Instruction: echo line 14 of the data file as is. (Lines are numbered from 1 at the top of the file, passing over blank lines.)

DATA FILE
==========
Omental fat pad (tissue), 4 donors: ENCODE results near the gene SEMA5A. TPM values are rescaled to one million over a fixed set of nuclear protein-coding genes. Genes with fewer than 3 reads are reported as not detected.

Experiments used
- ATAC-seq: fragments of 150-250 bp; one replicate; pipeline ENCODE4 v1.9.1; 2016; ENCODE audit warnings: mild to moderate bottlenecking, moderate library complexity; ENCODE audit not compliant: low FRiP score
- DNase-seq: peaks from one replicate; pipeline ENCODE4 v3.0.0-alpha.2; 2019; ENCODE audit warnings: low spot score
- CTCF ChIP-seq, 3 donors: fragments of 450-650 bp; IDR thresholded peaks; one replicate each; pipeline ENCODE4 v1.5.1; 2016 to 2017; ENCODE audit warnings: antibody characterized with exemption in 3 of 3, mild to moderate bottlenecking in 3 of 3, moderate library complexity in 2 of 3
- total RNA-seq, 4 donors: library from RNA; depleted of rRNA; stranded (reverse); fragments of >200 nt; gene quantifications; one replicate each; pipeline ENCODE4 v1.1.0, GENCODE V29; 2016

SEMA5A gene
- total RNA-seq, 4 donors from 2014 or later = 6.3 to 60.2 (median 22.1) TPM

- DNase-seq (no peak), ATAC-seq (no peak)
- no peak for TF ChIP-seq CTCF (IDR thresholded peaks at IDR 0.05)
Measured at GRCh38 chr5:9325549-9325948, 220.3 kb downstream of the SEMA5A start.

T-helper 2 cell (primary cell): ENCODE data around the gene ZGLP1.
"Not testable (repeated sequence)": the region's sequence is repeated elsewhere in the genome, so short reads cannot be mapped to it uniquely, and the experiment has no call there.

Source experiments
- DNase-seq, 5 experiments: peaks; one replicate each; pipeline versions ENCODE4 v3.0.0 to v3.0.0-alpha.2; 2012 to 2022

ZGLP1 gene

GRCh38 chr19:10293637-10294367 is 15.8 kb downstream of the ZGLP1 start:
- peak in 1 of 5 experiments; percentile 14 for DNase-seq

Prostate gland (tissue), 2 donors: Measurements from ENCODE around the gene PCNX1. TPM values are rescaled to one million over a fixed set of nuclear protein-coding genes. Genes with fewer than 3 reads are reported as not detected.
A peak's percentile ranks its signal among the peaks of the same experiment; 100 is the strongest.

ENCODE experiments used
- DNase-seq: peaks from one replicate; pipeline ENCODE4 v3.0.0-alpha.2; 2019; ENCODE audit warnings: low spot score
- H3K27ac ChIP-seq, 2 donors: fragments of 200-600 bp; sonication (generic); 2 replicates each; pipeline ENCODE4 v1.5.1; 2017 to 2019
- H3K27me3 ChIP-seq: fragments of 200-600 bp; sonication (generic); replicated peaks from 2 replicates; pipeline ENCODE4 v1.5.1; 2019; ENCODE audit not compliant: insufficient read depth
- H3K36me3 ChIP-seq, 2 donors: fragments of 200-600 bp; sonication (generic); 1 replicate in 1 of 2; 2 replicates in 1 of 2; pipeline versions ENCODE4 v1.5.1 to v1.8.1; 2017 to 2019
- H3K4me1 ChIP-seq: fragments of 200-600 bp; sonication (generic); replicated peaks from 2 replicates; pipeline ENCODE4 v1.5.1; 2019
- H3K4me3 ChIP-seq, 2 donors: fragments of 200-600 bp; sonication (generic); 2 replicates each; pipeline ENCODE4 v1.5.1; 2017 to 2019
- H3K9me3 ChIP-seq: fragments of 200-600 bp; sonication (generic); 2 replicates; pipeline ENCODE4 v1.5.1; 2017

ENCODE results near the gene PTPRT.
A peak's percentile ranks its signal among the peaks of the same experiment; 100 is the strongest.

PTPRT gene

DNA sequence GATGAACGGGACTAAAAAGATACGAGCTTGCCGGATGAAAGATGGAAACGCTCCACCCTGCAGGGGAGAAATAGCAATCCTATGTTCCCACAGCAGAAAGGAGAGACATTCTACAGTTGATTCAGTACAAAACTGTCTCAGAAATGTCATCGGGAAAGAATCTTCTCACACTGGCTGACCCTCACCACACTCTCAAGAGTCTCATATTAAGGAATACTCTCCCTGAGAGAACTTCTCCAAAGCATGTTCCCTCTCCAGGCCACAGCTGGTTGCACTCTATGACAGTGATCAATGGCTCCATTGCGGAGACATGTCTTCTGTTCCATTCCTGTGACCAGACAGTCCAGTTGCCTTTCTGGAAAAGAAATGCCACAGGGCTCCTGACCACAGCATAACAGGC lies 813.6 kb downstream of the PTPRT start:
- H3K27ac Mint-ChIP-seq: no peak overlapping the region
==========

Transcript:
Source experiments